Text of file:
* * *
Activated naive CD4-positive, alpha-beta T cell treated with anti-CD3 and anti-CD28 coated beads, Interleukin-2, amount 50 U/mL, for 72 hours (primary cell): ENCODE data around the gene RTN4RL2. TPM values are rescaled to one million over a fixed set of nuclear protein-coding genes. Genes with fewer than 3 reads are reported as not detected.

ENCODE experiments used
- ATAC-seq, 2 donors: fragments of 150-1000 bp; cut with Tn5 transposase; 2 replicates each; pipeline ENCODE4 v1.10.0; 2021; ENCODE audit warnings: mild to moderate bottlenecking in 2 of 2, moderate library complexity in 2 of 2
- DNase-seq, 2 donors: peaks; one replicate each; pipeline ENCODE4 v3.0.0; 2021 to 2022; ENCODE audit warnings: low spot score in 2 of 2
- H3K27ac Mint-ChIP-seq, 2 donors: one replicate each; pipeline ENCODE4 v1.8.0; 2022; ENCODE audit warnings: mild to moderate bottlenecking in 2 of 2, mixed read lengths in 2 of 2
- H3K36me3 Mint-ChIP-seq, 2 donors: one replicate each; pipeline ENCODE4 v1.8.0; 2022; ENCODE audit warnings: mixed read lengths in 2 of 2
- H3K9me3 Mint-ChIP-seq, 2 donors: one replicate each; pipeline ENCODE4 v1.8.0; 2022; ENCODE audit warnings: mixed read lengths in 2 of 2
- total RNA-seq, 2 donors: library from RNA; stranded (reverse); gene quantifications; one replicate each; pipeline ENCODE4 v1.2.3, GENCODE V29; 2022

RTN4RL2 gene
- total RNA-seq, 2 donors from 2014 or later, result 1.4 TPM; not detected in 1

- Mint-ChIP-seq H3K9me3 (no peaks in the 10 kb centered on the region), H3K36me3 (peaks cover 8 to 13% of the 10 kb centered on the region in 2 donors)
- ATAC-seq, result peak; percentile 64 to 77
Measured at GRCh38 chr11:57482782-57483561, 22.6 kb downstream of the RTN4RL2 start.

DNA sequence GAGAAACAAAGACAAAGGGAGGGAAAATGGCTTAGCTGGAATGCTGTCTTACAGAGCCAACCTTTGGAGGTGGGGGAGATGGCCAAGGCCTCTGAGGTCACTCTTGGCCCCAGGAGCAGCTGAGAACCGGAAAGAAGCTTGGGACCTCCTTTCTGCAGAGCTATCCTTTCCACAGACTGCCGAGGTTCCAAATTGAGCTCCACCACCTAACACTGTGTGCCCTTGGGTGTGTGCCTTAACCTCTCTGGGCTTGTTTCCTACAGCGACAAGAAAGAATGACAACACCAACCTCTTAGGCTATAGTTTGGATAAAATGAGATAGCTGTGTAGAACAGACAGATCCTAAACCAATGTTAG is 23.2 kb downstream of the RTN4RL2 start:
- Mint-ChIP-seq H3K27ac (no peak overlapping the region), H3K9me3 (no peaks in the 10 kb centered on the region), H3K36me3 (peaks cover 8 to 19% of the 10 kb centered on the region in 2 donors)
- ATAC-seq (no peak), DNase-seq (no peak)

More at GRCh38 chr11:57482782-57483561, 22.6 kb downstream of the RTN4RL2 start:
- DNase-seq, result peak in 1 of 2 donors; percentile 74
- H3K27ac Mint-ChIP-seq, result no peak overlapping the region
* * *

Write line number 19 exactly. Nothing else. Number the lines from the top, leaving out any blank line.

- H3K27ac Mint-ChIP-seq, result no peak overlapping the region